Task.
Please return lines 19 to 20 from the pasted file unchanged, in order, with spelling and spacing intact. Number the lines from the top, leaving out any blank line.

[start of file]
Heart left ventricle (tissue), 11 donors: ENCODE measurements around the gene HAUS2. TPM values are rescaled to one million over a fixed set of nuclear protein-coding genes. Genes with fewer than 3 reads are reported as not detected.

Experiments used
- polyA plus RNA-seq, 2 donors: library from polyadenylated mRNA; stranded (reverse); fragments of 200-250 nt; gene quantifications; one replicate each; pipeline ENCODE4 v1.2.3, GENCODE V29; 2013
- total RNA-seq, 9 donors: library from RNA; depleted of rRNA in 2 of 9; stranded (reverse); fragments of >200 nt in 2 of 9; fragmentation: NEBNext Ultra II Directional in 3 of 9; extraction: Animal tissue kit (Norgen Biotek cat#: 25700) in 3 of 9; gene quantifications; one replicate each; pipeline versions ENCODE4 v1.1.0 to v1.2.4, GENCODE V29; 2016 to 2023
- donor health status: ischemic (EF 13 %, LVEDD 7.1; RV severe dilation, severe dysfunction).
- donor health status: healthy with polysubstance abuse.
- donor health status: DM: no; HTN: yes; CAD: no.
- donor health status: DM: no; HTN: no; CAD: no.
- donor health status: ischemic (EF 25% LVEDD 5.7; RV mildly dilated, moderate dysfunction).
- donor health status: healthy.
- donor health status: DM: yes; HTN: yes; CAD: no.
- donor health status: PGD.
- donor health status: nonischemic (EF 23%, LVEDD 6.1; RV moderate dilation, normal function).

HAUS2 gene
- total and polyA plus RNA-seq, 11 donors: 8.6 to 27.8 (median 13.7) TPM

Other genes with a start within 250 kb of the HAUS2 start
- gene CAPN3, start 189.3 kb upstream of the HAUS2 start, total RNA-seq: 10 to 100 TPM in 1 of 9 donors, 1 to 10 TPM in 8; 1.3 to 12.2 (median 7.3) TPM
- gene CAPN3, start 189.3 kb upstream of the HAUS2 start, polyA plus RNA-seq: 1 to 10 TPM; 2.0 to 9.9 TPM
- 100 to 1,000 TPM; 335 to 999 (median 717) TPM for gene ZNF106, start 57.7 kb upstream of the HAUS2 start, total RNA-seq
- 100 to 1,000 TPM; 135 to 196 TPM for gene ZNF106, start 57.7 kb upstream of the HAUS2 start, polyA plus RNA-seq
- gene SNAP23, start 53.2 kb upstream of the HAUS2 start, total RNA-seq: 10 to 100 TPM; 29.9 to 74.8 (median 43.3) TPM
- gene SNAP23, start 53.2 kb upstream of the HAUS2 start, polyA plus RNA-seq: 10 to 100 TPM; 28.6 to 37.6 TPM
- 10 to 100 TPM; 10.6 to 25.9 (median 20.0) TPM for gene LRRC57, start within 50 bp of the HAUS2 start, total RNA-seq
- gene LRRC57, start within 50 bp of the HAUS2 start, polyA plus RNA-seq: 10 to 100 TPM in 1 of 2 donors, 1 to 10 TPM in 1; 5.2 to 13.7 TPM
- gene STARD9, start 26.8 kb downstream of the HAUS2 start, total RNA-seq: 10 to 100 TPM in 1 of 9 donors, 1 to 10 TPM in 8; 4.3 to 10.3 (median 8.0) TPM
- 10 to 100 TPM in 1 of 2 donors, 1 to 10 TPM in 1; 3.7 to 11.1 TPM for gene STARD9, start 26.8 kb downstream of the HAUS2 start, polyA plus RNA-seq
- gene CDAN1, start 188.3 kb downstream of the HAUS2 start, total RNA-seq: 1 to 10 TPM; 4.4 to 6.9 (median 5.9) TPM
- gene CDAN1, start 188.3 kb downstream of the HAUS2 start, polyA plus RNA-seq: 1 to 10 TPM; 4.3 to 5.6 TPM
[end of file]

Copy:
- 100 to 1,000 TPM; 335 to 999 (median 717) TPM for gene ZNF106, start 57.7 kb upstream of the HAUS2 start, total RNA-seq
- 100 to 1,000 TPM; 135 to 196 TPM for gene ZNF106, start 57.7 kb upstream of the HAUS2 start, polyA plus RNA-seq